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Author Topic: Fuel  (Read 1149 times)

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Online Deerslayer

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« on: February 20, 2011, 08:58:16 AM »
Here is my attempt to re-open the age old controversy: castor oil or no castor oil!

Oil choice is in the realm of religion - it's all a matter of opinion, but my view is the only one that is correct. Anyone who has owned motorcycles and checked into the forums will see the endless "oil wars" up close!

OK, I am  not really trying to start a fight. Besides, it seems like we "slimer drivers" are reducing as a percentage of the overall r/c powered aircraft community and the older ones have already made up their minds. However, in case there are folks starting out, here is what I have experienced in over 20 years of using "synthetic" rather than castor oil blend fuels.

I have been using Cool Power, the same regular sport fuel with 15% nitro, on engines from .15 up through 1.20, both 2-stroke and 4-stroke. IT has worked well for me, after being the first "synthetic" I tried, and I just never felt the need to experiment further  A lot of engines, a lot of use, some from right out of the box, others purchased after various stages of use/misuse. One helicopter, with a SuperTigre .34 that just would not run reliably, immediately transformed into rock solid reliability when we changed to this fuel and a different plug type.

The ONLY bearings I have ever changed are: one set in a Saito .56 which I bought new and put through a lot of use for a couple of years and which made a lot of rumbling noises before it eventually ate a bearing; a couple of engines which I purchased used and were gummed up almost solid with the castor residue. One of the latter was formerly owned by my much older and more experienced friend (remains nameless here) who steadfastly maintained that you absolutely had to have castor in your fuel. Others will say that if you ever get a "lean run", through deliberate or accidental overly lean mixture, only castor will save you. Well, I have had that happen, too, and with no obvious detriment to my engines.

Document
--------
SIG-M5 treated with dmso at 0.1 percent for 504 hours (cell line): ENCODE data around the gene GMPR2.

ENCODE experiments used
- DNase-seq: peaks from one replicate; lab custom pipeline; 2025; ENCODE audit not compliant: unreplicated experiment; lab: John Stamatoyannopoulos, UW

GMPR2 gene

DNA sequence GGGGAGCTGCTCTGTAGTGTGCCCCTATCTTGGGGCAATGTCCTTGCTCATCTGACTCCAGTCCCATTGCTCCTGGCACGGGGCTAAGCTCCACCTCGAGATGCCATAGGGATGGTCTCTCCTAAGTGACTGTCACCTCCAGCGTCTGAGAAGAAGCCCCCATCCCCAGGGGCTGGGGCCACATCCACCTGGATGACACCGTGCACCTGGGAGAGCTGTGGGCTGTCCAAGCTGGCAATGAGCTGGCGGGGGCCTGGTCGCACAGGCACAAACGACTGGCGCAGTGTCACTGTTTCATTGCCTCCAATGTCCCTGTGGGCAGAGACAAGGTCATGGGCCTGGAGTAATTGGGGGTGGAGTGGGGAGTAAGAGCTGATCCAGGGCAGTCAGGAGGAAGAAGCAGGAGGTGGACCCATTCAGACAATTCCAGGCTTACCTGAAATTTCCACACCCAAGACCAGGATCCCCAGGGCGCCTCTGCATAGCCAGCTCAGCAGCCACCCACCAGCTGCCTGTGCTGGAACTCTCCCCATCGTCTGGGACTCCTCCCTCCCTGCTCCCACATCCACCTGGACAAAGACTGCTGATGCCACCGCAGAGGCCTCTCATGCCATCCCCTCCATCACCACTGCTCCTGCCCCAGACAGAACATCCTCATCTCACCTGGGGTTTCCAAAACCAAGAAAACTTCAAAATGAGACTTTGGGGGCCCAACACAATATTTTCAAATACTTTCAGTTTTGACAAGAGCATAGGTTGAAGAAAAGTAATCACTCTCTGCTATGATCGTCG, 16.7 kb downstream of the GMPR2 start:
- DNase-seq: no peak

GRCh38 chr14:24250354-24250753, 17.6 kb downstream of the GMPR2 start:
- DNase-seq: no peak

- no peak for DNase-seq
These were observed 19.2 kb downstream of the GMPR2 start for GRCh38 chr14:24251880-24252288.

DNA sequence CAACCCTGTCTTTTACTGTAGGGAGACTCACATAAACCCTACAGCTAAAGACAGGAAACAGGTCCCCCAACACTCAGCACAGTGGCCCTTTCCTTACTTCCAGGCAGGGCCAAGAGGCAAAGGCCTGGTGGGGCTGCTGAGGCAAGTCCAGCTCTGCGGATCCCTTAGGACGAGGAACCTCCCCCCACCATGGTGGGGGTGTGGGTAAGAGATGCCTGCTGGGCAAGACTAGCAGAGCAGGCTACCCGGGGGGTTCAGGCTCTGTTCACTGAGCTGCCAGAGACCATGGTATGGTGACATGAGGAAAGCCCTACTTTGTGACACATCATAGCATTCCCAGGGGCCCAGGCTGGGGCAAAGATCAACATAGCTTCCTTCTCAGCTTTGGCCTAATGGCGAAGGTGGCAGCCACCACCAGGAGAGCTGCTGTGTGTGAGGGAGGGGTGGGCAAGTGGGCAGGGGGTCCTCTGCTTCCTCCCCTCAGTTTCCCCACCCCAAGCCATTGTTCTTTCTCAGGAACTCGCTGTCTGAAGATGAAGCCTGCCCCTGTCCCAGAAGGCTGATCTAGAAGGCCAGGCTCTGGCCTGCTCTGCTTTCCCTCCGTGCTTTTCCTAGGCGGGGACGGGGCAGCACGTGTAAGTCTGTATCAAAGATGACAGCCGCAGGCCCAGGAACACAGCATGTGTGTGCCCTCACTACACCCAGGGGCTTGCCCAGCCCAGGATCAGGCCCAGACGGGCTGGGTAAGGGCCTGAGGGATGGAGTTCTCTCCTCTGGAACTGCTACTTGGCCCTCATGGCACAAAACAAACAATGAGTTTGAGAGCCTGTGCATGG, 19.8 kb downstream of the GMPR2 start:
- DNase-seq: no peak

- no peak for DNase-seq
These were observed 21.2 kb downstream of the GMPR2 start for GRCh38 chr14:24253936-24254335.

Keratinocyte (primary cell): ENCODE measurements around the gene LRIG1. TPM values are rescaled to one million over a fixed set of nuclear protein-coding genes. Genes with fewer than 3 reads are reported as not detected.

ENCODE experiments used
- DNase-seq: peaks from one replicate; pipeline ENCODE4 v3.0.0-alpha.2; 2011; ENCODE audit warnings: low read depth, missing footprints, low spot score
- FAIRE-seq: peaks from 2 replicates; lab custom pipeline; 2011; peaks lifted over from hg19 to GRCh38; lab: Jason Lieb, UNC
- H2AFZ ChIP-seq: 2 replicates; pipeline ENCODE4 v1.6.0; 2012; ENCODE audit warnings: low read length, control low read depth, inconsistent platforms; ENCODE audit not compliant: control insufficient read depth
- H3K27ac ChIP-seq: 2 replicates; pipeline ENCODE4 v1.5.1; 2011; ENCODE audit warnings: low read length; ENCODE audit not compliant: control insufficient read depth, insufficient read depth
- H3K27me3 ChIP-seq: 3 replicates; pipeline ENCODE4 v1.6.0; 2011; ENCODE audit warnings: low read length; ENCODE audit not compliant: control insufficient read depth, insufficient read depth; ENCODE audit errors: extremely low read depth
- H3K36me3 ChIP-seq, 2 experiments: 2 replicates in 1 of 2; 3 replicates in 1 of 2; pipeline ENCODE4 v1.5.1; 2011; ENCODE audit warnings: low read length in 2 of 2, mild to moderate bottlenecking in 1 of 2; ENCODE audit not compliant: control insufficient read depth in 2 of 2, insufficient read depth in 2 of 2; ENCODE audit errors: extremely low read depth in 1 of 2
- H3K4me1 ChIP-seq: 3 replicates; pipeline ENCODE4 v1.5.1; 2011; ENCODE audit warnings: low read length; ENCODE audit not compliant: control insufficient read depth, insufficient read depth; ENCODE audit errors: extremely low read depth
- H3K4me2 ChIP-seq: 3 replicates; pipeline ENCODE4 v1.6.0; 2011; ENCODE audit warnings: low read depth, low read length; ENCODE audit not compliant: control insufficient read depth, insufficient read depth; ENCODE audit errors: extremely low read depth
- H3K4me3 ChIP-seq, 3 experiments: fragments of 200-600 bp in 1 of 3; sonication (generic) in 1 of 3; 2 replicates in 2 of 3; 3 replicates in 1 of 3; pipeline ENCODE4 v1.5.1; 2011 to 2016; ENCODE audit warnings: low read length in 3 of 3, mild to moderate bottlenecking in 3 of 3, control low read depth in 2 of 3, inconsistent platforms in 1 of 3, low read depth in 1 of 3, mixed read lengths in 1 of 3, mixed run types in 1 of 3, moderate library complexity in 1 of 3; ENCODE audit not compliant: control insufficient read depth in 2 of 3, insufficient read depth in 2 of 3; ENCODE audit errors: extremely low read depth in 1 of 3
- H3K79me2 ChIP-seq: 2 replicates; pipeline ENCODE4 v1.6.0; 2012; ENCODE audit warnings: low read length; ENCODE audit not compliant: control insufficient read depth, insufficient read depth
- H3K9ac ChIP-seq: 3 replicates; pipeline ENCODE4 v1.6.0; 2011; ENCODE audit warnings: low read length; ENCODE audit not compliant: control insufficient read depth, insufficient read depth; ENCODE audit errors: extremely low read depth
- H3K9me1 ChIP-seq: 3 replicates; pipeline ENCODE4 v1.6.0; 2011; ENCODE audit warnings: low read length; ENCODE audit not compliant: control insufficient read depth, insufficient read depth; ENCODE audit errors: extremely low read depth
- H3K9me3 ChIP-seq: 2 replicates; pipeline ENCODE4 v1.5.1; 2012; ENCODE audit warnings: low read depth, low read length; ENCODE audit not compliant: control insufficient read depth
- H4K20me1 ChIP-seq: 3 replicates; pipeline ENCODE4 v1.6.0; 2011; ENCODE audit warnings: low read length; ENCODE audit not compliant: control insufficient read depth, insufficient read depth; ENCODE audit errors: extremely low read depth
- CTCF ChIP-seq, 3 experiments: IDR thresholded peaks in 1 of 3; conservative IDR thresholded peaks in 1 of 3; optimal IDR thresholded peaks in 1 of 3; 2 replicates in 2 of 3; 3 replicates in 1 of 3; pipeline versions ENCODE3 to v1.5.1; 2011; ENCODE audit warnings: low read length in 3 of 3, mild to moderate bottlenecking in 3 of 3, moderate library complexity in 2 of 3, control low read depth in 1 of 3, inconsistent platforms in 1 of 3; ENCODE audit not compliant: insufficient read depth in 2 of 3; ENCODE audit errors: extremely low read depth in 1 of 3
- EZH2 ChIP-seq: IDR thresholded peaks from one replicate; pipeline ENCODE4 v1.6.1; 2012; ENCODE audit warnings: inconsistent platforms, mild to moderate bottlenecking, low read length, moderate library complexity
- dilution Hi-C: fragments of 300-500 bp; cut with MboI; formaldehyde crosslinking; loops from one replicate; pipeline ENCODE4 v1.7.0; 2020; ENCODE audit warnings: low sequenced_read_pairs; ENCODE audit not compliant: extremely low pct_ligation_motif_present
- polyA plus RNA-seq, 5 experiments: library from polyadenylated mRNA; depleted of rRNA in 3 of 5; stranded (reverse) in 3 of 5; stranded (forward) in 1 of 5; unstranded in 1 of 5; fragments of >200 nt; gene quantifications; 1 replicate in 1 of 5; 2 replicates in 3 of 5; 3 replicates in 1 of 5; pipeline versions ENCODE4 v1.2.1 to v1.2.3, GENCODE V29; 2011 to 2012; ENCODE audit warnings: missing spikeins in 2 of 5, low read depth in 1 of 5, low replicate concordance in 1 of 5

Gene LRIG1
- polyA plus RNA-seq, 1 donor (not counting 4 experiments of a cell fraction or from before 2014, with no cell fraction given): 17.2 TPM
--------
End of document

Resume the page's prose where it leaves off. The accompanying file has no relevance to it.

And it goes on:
A couple of used engines that I have looked like they had hardly been used, yet when I popped them open, the bottom end and bearing areas were almost solid with castor crud. Sometimes, I would almost have to chisel and blow torch the carb throttle body to get it free to move.

I never use after-run oil, except in the case where I remove an engine from an airplane, knowing that it will be stored for quite awhile. Then, I may squirt some 3-in-one, some ATF, or better still, some Mobil 1 synthetic 10W40 motorcycle oil that I happen to have handy. Otherwise, the plane is either sitting horizontally, or preferably hanging from its prop. Some have hung for as long as 3 years, been dragged out to the field and started on the first or second try. Usually, some nasty- looking crap comes out of the exhaust at first and then it is clean and clear. That would be any crud or corruption that had collected in the lower or rear of the crankcase - and therefore NOT in around the bearings.

So-called synthetic oils (there is a name that gets badly abused by manufacturers for marketing purposes) have 3 very admirable qualities, all of which are important to me. They really cling well to the steel parts of the engine. They withstand very high temperatures (if you delve into the science, you will find that they maintain film strength at much higher temperatures than do vegetable oils - like those from the castor bean - or the so-call "dino" oils. And, finally, they maintain their viscosity grade over very wide temperature ranges, including toward the lower end of their design range.

Our model oil does not have to last long - apart from the film left coating the bearings or sleeves during storage, the rest of it is flushed through the engine in milliseconds.

I have rarely ever changed a glow plug in 20 years! Prior to my conversion, I used to be frequently changing crudded and unreliable plugs fairy frequently.

Remember, the non-vegetable oils you buy today bear little resemblance to what was manufactured 10 years ago. That is one area where technology has made giant leaps forward. Do not compare things as they were in the gold old days.

OK, bring it on!
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